Do I have to pay tax on my cryptocurrency gains?
Cryptocurrency, particularly Bitcoin, saw their values soar throughout 2017, even if they did come back down to ground throughout 2018.
Experts are divided over whether this is a successful long-term investment or whether they will go bust in a similar way to the dot.com boom.
What is not open to opinion though is how any gains made on trading in them are taxed – you will be subject to capital gains tax on any realised gains, and need to report them on your self-assessment tax return.
If you have not sold or disposed of them, then the gain is not realised and you do not have to pay tax on it.
In the UK, the tax year runs from 6th April one year to 5th April the following year and any realised gains you make in that year need to be reported on the relevant return.
The current tax year is 18/19, running from 6th April 2018 to 5th April 2019, due for filing and payment with HMRC by 31st January 2020.
Any gains you have made on the disposal of capital assets – second properties, shares, cryptocurrencies, etc – during that time need to reported on your tax return and are subject to capital gains tax.
You will be taxed on the profit – what you received less what you originally paid – less the annual allowance for capital gains.
In the 2018/19 tax year the allowance is £11,700.
For example, say you bought 100 bitcoins for £100 each two years ago so a total of £10,000, and in the 18/19 year you sold them for £50,000.
That gives you a profit of £40,000 and after the allowance has been deducted it gives you a chargeable gain of £28,300.
Rate of tax
The rate of capital gains tax you pay on the cryptocurrency gain depends on the rate of income tax that you pay.
If you pay at the higher rate – earning over £46,350 and paying income tax at 40% then you will pay 20% capital gains tax on the chargeable gain, £5,660 in the example above.
If you pay tax at the basic rate – earning up to £46,350 and paying income tax at 20% – then it’s a bit more complicated, and depends on the size of the gain and your other income.
You need to add your taxable income (after personal allowance and any other reliefs) to your chargeable capital gain (after deducting your annual allowance) to come up with a total figure.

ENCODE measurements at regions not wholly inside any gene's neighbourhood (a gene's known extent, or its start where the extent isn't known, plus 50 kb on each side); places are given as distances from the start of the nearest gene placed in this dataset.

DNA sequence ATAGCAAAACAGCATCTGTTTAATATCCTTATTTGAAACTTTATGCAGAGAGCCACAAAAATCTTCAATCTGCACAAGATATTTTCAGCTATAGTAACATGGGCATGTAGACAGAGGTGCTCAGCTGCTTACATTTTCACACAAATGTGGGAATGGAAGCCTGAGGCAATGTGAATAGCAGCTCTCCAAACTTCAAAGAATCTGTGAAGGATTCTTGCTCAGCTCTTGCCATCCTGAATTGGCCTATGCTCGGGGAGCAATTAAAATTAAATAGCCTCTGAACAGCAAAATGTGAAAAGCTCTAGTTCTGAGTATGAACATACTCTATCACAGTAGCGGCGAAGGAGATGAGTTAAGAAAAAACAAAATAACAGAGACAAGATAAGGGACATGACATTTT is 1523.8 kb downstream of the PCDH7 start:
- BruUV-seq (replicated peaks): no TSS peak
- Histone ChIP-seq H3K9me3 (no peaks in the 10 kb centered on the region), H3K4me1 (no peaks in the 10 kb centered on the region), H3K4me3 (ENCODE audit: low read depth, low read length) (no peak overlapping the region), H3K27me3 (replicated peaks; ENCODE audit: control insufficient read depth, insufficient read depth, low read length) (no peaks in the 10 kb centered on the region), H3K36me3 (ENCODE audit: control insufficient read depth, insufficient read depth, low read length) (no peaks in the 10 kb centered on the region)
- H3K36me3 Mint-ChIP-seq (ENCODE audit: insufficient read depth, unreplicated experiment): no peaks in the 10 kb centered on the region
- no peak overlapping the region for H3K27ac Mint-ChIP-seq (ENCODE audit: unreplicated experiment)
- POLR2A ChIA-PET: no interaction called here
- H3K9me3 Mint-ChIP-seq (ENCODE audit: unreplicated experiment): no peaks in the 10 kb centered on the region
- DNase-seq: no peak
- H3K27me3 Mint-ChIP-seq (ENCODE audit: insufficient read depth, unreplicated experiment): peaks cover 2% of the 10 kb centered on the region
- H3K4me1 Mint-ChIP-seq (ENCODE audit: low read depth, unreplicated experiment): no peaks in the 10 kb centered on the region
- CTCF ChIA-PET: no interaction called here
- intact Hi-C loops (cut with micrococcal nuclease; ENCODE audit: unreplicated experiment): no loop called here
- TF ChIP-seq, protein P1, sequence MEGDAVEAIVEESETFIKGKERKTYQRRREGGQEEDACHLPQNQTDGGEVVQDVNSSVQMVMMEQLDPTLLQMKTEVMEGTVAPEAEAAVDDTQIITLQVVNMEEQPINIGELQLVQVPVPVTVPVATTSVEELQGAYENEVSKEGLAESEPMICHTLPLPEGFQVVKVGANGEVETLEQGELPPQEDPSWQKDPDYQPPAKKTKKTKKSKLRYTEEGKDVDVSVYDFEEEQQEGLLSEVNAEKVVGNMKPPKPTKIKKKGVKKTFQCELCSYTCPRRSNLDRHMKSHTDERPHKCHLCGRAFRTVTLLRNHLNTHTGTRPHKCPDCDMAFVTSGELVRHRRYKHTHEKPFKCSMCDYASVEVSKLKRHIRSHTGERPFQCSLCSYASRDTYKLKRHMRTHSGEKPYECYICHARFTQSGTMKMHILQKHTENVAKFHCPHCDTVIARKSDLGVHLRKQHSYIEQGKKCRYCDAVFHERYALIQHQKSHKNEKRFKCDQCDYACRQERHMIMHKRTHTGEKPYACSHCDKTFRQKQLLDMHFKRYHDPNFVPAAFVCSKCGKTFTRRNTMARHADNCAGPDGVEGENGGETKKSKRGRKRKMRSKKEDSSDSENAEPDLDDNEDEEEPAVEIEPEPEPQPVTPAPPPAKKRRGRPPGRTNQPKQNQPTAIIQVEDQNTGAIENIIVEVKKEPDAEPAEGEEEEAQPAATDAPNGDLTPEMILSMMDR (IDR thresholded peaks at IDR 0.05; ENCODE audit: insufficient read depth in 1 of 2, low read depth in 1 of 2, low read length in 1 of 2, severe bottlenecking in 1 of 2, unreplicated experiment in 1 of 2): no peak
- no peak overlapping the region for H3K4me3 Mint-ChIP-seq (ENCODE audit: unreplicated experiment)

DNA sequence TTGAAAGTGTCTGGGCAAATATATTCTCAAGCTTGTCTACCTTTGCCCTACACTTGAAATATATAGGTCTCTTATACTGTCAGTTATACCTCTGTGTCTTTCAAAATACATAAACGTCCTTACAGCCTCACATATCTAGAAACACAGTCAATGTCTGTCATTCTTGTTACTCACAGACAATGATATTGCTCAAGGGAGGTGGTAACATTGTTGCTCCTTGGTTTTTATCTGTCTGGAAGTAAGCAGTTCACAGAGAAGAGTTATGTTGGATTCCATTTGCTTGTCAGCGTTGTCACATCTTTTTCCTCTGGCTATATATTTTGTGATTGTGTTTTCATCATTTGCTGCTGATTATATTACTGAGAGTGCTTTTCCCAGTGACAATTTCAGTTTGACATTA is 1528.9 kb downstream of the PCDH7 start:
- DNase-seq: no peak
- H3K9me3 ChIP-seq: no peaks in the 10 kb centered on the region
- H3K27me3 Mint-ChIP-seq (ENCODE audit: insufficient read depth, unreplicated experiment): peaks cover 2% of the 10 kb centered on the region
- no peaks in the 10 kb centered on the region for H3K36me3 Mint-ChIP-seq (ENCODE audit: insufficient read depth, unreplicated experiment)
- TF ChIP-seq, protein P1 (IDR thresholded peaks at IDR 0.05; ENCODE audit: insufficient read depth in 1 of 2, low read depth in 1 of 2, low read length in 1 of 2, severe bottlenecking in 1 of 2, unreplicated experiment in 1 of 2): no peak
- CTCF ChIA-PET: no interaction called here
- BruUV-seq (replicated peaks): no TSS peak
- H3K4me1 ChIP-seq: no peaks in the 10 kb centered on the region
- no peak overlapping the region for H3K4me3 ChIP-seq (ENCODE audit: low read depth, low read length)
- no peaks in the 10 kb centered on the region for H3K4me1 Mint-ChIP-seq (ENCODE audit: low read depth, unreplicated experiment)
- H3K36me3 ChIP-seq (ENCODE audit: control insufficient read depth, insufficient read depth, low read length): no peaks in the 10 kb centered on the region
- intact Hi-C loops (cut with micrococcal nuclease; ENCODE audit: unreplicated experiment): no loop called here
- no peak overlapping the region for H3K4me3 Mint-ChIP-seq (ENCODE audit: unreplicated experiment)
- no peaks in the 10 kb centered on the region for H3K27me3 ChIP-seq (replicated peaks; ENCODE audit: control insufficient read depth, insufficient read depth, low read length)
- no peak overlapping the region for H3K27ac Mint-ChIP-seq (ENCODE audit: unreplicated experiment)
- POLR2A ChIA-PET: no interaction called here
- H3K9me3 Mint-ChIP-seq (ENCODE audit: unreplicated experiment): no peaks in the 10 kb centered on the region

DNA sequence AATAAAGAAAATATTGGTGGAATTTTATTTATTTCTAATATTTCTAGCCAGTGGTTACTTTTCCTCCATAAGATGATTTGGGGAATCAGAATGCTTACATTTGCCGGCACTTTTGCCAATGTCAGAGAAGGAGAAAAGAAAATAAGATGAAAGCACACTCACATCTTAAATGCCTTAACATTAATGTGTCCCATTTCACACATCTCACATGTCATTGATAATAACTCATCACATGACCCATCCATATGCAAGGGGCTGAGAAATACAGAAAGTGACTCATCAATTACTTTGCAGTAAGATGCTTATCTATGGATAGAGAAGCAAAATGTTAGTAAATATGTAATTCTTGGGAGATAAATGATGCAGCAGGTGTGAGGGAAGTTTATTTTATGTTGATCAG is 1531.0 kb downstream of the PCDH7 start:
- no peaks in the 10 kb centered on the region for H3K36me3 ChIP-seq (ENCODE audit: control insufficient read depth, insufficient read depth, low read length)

If this total is within the basic income tax band then you’ll pay 10% on your currency gain, but you’ll pay 20% if it is above this.
How can I avoid it?
Put simply, you can’t.
But you can limit your tax bill by being clever.
The capital gains allowance is annual, so if you dispose of all your holdings in one year then you will only be able to use one annual allowance and pay higher tax.
However, if you dispose of your cryptocurrency over several years, spreading the gain over those years, then you can take advantage of each year’s allowance to reduce your liability.
If your total annual capital gain is under the annual allowance then there is no capital gains tax to pay at all.
It will also be more tax efficient to dispose of your cryptocurrency in the years that you know your income will be below the higher rate threshold, therefore paying at the 10% rate rather than the 20%.
The above applies to people who have bought and sold the cryptocurrencies to make capital gains, but if you have ‘mined’ them – the system whereby computer users calculate complex algorithms required to verify each transaction in the blockchain and be rewarded with currency – then this is treated differently.
HMRC regard that as a trade, not a capital gain, so you would be subject to income tax and national insurance on the profits arising from them.
All your income you made from mining, less all your expenses incurred as a direct result of mining gives you your profit. This will go on your self-assessment tax return as well as any capital gain, albeit in a different section and under different tax treatment.
The small print – do not ignore it!
It is important to note that you do not have to have received the physical cash from a capital gain for it to be chargeable.
Talk 1: An Introduction to Capital Allowances
So, if you used the funds from the sale of your bitcoins to immediately buy another cryptocurrency or buy a property, you have still made a gain and need to declare and pay on it.
Just because cryptocurrencies are not regulated does not mean they are not taxable. When large amounts of money start being deposited in bank accounts by sellers, both the banks and HMRC will start to ask questions, so do not think you can get away with not paying what you owe.
Read our article on tax evasion if you are not sure what that is.
Please be aware that this article is written under the basis of UK tax law and the basis that you are liable to UK tax.
Tax systems in other parts of the world may operate differently, and those UK citizens based outside the UK may be subject to different tax laws.
If in doubt about capital gains tax – or any other tax for that matter- then get in touch with us on the details above.